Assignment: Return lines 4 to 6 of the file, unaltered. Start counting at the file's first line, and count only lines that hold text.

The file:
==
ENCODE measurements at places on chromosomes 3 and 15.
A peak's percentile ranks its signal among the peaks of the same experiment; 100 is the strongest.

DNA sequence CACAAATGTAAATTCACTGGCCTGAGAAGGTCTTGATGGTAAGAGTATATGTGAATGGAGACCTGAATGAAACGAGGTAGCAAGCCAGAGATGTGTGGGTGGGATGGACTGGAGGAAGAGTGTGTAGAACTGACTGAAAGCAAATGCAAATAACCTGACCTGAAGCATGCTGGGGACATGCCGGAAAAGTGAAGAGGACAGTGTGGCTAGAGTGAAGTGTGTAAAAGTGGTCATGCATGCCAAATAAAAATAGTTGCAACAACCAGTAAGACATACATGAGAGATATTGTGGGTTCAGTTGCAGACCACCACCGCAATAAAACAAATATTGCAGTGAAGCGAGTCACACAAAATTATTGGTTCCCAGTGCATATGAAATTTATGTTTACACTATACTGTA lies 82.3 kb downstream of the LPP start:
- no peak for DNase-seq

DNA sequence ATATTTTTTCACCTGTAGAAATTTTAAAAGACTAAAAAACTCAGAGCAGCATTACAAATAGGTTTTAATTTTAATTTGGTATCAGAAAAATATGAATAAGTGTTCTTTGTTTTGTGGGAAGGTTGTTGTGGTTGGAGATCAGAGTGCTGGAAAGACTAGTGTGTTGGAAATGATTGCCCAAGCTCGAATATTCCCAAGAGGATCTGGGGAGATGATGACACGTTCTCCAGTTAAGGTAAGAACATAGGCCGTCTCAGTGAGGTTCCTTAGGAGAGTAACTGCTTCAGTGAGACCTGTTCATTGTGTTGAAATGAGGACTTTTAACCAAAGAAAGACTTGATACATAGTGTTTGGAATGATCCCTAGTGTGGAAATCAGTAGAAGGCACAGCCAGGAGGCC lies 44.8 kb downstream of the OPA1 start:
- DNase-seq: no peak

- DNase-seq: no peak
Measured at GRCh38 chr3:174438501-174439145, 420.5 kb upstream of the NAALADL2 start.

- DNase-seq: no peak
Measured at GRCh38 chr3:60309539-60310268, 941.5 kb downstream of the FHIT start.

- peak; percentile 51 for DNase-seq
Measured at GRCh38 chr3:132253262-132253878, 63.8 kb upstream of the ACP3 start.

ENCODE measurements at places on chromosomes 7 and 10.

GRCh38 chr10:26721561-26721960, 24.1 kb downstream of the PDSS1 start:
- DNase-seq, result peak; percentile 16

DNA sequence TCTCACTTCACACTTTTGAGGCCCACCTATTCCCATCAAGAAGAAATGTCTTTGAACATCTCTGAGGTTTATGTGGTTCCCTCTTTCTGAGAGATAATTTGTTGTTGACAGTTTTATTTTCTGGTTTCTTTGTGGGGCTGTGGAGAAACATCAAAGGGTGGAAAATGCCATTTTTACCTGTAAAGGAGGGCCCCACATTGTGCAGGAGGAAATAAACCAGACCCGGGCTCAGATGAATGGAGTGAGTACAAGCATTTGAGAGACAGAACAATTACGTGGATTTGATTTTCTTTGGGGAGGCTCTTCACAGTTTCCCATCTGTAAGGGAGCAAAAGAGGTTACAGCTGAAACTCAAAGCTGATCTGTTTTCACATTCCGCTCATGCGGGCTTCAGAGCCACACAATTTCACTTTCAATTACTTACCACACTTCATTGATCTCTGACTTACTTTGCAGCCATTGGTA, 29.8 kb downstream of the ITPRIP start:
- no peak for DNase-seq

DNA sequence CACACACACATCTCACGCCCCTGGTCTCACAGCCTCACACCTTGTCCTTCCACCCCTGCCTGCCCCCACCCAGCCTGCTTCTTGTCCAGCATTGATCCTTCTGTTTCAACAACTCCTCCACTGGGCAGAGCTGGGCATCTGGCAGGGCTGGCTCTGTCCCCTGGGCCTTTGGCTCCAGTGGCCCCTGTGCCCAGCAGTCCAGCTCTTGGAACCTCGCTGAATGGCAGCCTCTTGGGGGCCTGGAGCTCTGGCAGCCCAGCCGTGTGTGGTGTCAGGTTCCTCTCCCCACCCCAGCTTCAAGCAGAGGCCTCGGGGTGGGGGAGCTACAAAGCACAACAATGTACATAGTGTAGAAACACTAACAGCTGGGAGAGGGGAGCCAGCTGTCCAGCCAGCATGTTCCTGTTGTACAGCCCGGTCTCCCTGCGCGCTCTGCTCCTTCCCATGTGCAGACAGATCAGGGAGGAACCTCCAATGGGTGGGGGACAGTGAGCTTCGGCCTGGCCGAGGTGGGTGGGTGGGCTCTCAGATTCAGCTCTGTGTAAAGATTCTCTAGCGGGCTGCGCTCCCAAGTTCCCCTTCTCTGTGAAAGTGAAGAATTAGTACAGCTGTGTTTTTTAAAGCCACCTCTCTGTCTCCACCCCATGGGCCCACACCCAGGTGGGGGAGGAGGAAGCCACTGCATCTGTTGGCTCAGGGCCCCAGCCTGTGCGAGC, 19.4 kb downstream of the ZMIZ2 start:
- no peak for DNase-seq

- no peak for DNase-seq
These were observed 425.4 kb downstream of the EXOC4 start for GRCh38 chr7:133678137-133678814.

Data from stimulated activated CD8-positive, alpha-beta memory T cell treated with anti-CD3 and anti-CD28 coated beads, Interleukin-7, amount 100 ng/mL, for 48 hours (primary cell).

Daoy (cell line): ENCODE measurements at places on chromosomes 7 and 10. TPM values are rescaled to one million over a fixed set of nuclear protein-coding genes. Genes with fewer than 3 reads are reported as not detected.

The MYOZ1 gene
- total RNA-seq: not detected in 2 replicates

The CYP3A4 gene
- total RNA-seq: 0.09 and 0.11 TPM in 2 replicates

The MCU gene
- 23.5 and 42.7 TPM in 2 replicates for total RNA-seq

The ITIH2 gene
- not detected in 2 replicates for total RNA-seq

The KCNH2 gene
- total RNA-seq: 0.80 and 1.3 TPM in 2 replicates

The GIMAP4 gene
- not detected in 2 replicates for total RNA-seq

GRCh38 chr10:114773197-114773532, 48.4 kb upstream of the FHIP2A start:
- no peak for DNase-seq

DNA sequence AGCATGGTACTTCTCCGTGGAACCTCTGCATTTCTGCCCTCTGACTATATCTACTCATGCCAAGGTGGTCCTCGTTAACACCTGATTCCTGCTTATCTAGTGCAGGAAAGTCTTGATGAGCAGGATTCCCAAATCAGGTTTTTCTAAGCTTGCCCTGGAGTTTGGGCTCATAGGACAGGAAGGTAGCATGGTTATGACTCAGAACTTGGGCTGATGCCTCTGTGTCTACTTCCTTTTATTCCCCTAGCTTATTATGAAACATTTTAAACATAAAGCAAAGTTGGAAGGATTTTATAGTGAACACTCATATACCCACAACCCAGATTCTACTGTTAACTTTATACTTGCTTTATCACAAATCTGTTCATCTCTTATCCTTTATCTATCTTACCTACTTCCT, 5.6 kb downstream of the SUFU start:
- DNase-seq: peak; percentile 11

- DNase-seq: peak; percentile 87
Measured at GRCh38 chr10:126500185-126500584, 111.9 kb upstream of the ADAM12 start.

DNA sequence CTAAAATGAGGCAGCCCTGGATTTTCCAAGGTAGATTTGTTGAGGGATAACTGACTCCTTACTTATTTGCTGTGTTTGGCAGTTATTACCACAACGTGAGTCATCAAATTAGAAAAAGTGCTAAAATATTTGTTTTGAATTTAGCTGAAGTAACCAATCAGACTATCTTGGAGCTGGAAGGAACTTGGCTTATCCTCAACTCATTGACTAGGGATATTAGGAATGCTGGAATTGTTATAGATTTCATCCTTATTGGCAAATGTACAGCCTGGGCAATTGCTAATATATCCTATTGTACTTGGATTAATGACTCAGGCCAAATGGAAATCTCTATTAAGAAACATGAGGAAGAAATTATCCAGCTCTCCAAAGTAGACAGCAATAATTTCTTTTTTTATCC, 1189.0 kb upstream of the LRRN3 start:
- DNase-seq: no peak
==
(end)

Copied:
- no peak for DNase-seq

DNA sequence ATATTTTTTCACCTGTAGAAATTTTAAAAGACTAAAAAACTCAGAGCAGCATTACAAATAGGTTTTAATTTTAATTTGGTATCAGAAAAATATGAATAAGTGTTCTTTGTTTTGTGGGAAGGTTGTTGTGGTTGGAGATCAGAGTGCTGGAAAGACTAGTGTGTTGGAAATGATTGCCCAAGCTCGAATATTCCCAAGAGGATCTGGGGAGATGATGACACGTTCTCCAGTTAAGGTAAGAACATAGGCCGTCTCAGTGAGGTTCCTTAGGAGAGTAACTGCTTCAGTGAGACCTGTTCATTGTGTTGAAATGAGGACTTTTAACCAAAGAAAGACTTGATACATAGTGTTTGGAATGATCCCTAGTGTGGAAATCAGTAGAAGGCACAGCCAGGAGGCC lies 44.8 kb downstream of the OPA1 start:
- DNase-seq: no peak